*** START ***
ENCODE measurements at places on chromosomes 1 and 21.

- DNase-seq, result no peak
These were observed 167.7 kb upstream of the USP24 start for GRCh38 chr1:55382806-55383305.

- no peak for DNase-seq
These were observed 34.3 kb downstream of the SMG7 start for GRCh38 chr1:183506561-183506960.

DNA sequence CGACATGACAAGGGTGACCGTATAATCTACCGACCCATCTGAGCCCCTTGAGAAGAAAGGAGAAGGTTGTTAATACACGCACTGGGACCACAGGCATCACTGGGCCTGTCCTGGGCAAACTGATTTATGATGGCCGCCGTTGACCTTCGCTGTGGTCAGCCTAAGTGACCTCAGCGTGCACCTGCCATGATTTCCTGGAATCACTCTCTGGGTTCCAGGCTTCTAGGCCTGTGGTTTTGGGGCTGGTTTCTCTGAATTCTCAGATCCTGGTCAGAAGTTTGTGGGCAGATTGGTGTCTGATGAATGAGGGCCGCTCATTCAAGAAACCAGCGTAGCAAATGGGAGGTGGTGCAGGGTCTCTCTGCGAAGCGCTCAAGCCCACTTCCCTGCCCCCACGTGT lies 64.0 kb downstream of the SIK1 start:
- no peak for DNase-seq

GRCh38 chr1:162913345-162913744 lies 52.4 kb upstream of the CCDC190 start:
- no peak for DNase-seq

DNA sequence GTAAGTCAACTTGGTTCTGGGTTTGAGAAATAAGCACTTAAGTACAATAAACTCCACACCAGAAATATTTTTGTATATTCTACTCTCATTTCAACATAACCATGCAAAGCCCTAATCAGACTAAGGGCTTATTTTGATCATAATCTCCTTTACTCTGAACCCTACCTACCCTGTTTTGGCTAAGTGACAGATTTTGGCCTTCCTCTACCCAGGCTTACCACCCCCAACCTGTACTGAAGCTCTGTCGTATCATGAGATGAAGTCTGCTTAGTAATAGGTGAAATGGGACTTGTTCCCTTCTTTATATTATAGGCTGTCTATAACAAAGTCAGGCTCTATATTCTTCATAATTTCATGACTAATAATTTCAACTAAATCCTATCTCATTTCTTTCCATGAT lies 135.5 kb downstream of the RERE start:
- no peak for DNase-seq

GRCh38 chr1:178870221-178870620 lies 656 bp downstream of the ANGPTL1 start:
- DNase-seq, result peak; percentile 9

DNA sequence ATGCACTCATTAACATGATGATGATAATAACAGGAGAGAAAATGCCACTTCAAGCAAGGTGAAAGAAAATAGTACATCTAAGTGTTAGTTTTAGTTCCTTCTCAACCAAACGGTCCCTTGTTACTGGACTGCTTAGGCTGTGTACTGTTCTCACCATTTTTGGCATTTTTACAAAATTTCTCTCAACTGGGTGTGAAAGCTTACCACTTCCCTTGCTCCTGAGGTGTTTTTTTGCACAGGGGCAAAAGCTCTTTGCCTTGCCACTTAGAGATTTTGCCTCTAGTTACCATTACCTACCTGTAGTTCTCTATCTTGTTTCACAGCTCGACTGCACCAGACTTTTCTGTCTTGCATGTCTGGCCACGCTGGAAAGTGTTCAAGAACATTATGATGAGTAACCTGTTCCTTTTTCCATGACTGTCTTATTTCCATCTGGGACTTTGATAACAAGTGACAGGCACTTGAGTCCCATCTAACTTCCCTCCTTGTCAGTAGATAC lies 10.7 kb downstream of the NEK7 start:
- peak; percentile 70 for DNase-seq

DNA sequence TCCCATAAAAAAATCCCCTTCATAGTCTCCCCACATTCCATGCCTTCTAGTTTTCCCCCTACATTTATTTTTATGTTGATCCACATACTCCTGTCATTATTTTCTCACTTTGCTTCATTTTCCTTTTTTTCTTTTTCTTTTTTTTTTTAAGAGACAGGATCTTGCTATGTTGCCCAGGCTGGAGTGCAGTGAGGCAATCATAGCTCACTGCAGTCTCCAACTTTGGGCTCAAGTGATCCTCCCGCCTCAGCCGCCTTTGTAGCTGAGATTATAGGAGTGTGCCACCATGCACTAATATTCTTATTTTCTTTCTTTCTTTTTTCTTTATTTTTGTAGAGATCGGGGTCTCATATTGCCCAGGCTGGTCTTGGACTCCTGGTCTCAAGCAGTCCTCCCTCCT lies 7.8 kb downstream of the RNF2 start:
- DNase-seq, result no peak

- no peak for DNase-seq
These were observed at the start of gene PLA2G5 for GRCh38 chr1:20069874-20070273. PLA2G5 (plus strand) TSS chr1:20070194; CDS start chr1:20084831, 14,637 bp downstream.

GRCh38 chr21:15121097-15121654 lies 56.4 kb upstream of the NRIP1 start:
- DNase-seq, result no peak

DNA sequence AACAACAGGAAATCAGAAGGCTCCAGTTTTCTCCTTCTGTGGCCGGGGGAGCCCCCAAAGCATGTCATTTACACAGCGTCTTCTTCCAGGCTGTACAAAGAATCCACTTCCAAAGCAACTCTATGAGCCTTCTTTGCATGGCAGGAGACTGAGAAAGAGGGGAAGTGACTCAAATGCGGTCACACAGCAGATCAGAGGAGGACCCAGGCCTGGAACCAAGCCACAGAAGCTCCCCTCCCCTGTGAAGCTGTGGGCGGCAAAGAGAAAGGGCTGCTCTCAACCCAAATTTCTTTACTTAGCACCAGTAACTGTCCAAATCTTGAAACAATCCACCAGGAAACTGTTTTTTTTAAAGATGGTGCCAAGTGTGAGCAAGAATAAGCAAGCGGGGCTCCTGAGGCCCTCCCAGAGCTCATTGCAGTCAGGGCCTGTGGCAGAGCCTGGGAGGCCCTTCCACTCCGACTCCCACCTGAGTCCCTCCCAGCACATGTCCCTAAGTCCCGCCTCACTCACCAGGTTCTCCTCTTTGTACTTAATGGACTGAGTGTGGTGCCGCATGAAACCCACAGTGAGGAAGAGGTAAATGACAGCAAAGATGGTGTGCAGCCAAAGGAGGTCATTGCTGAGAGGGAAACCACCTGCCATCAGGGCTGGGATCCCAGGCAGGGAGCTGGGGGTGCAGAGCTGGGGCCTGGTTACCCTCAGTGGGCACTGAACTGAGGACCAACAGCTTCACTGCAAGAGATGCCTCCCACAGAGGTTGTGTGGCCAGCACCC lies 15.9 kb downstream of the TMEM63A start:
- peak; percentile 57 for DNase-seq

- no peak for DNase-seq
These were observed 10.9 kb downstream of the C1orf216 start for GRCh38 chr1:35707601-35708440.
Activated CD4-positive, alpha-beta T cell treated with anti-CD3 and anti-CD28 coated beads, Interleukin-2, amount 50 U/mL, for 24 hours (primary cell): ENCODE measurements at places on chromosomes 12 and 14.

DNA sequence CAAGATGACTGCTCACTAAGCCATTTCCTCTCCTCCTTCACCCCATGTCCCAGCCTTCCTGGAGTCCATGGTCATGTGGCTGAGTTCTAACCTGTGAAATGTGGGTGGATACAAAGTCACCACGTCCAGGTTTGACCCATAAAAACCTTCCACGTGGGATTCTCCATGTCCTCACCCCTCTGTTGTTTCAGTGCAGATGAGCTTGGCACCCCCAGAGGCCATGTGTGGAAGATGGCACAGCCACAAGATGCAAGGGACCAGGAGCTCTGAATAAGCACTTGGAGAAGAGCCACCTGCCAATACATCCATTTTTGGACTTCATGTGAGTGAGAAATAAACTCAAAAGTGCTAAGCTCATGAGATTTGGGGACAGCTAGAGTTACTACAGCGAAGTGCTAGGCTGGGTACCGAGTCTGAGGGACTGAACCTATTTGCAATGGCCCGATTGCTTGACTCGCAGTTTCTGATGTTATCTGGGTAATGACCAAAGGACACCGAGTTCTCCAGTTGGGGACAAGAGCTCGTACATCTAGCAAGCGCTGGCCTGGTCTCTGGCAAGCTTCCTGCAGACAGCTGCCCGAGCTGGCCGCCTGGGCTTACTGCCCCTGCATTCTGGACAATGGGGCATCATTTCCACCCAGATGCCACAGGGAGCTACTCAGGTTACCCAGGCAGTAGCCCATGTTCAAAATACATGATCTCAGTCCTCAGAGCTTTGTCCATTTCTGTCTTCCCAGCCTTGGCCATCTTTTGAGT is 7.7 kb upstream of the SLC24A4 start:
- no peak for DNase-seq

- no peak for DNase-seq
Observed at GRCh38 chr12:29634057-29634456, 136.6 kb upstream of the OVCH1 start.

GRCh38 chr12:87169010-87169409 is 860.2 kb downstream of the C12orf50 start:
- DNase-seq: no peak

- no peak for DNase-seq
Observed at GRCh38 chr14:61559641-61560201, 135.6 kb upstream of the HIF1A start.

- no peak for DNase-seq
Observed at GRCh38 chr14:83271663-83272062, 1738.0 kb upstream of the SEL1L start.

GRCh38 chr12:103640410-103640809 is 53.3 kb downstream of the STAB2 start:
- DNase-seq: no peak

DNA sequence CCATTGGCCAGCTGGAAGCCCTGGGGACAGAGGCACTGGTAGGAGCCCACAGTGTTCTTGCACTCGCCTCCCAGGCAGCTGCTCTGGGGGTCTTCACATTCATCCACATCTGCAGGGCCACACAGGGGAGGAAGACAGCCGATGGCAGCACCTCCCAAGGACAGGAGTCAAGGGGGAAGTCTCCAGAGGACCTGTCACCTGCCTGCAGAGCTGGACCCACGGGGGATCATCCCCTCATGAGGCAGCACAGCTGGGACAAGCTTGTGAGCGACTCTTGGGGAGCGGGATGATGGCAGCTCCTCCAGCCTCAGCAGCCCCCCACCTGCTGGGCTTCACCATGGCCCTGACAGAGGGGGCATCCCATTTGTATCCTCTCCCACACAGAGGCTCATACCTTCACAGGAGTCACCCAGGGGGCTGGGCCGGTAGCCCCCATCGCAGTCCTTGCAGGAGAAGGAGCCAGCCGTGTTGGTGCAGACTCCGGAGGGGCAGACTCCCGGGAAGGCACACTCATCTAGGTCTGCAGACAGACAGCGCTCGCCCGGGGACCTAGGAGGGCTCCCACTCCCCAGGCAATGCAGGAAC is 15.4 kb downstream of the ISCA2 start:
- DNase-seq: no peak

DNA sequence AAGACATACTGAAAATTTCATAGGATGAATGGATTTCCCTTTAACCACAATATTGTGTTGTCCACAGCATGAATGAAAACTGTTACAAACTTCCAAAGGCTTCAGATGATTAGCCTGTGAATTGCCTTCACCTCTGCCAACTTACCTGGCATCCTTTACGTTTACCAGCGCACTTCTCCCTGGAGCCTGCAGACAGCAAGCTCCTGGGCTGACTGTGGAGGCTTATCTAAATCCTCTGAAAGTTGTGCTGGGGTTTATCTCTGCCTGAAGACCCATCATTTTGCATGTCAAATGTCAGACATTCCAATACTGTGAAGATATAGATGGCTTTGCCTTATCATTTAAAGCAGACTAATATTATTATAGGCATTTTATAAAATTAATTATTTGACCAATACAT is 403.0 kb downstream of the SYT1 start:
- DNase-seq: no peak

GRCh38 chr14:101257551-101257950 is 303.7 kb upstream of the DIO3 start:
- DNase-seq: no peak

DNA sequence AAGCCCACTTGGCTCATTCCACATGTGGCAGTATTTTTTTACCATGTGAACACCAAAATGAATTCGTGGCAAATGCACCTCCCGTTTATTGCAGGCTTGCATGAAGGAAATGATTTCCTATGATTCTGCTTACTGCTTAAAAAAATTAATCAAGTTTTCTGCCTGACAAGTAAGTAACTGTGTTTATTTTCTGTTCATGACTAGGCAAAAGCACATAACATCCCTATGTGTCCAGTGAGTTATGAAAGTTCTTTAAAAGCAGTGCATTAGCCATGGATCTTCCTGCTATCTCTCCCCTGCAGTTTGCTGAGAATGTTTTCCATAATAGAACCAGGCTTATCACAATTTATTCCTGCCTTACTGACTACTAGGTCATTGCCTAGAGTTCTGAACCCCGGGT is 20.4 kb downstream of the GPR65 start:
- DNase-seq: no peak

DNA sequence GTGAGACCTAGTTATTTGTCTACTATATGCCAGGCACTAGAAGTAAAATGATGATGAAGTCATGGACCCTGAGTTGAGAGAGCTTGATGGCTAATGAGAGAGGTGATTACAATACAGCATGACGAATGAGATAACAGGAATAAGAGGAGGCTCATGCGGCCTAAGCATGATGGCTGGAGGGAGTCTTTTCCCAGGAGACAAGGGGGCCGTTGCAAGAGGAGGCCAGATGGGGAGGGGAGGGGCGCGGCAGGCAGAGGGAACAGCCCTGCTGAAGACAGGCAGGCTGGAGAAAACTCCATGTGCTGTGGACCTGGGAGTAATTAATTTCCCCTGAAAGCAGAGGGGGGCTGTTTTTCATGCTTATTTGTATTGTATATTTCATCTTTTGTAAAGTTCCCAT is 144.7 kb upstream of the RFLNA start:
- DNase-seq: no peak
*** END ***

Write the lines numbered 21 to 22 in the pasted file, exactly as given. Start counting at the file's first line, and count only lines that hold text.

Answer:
- DNase-seq, result no peak

DNA sequence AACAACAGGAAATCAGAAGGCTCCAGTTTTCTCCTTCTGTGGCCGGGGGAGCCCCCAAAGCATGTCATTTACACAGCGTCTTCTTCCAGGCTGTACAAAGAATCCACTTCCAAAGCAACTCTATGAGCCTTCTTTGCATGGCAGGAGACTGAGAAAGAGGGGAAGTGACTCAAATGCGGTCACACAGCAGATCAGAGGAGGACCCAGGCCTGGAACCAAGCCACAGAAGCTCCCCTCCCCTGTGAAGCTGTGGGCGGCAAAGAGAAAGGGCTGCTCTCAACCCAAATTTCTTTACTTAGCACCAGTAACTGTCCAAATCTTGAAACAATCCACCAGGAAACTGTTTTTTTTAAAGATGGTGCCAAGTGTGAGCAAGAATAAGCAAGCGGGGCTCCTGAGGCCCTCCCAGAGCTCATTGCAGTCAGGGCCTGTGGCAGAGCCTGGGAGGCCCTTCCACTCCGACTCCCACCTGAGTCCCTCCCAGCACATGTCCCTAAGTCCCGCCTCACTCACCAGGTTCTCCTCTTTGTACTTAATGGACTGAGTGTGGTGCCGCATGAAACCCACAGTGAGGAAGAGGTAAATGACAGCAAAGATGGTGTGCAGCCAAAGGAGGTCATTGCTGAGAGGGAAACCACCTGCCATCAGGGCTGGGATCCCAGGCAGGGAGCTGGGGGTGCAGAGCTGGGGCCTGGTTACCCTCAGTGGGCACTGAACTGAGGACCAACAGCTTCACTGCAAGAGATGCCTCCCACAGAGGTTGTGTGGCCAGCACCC lies 15.9 kb downstream of the TMEM63A start: